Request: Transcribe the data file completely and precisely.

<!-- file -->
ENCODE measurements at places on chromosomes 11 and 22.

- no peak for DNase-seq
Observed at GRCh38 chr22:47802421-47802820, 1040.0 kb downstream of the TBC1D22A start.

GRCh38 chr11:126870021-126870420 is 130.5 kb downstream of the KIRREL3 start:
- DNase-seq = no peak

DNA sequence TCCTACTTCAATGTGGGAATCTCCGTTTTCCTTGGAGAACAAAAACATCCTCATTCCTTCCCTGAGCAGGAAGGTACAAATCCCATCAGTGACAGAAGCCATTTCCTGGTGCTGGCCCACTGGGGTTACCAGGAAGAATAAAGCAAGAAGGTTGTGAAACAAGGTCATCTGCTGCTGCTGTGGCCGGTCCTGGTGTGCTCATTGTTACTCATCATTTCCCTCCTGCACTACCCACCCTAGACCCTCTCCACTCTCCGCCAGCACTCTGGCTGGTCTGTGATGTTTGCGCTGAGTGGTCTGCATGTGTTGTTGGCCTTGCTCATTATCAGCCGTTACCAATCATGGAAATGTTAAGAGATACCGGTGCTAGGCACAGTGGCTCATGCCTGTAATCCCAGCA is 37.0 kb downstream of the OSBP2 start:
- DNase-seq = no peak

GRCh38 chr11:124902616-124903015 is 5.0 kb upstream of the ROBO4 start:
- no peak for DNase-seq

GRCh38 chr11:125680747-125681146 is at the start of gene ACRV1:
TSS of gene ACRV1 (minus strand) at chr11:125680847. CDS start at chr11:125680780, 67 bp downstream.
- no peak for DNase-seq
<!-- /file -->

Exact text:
ENCODE measurements at places on chromosomes 11 and 22.

- no peak for DNase-seq
Observed at GRCh38 chr22:47802421-47802820, 1040.0 kb downstream of the TBC1D22A start.

GRCh38 chr11:126870021-126870420 is 130.5 kb downstream of the KIRREL3 start:
- DNase-seq = no peak

DNA sequence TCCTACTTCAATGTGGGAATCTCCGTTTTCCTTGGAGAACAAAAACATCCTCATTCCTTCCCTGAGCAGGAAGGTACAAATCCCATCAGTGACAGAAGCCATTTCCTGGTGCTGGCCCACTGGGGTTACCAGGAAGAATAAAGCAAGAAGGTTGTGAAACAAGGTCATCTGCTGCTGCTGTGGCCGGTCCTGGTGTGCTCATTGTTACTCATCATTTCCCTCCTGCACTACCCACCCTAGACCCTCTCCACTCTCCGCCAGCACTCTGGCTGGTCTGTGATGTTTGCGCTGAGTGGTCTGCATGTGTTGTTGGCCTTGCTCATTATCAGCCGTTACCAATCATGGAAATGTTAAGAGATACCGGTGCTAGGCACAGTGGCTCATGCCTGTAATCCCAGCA is 37.0 kb downstream of the OSBP2 start:
- DNase-seq = no peak

GRCh38 chr11:124902616-124903015 is 5.0 kb upstream of the ROBO4 start:
- no peak for DNase-seq

GRCh38 chr11:125680747-125681146 is at the start of gene ACRV1:
TSS of gene ACRV1 (minus strand) at chr11:125680847. CDS start at chr11:125680780, 67 bp downstream.
- no peak for DNase-seq